Why are the gates a and b in this code not the same?

a = UGate(0,0,0.9*np.pi).power(2)
b = UGate(0,0,0.9*np.pi).repeat(2)

I thought that unitary gates function like matrices and that having them repeated after each other means the same as having them to an exponent.

Turns out the power function is computationally much more expensive and returns very strange results as seen in this decomposed image of the two gates i constructed with this code:

qc = qk.QuantumCircuit(2)
qc.append(a, [0])
qc.append(b, [1])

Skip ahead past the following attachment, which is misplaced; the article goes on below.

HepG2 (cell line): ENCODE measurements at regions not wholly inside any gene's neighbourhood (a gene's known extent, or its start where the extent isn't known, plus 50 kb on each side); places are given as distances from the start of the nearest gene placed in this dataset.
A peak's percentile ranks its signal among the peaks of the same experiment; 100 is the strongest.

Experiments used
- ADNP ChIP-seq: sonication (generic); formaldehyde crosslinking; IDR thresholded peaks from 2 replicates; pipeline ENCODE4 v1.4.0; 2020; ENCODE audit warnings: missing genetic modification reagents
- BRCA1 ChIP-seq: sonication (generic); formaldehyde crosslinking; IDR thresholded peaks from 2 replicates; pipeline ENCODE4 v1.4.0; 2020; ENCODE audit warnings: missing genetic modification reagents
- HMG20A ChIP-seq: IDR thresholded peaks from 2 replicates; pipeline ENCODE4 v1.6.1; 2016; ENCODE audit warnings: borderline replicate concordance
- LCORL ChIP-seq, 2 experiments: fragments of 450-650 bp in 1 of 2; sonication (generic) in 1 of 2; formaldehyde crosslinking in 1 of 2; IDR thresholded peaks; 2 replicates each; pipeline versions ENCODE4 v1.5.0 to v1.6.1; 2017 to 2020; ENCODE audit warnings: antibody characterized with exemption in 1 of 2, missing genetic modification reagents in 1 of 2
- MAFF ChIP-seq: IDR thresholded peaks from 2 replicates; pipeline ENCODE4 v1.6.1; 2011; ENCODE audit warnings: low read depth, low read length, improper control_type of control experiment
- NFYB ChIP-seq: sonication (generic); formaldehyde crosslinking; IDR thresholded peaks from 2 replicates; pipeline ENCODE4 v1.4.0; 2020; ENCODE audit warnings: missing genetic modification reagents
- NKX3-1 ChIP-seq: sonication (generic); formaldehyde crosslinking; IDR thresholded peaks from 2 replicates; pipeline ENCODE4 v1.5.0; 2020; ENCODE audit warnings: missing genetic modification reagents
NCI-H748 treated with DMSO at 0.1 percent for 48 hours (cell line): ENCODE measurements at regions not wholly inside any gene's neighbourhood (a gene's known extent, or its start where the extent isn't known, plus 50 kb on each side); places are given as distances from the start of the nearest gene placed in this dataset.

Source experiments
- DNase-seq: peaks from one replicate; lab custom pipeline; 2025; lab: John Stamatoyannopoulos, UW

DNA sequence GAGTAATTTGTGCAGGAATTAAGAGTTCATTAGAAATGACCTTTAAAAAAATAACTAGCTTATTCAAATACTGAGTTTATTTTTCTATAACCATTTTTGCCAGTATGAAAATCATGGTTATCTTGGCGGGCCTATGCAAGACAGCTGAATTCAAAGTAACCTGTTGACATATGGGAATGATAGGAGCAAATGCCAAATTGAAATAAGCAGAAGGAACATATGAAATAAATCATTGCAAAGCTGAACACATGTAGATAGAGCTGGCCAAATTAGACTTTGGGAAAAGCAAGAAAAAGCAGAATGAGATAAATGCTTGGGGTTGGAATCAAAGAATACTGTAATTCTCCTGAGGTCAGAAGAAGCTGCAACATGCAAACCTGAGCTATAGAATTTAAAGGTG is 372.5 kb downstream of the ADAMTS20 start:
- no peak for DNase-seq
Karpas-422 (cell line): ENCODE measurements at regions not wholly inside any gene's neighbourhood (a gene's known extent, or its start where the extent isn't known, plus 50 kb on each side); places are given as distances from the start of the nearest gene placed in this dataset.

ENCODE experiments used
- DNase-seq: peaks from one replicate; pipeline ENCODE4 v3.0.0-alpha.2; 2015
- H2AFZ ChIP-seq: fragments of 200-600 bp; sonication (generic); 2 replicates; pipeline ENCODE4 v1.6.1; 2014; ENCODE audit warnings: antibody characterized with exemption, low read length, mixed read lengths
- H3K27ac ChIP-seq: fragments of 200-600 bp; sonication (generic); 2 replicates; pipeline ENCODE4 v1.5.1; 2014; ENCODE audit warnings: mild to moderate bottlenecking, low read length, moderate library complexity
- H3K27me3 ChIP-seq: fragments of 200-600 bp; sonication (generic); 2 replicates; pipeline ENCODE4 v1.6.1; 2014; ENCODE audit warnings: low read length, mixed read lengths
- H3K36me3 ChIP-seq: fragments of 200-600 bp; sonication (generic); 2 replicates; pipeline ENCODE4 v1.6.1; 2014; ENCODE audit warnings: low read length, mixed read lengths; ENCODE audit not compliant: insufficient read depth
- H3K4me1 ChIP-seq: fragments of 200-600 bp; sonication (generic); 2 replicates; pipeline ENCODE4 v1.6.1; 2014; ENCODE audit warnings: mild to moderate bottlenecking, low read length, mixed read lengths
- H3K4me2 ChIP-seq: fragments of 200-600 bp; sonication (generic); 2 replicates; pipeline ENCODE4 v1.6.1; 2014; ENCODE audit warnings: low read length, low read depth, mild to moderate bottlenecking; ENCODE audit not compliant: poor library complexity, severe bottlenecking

decomposed image of the two gates.

Why is there a y-component to gate a on qubit 0?


1 Answer 1


The method Gate.repeat() accepts positive integers only. While Gate.power() accepts real values. So, you can use it, for eaxmple, to apply the square root of a unitary:

a = UGate(0,0,0.9*np.pi).power(0.5)

To do that, power() method diagonalizes the gate unitary, raises the diagonal entries to the specified power, then reconstructs the resulting gate.

  • $\begingroup$ Ok, thanks, that makes sense.. So U(0,-pi/10,-pi/10) is the same as two times U(0,0,9pi/10)? The y rotation irritates me. $\endgroup$ Mar 2, 2023 at 16:08
  • 1
    $\begingroup$ Yes. And you can easily check that by getting the matrix representation for each gate using .to_matrix() and do the multiplication. $\endgroup$ Mar 2, 2023 at 17:03

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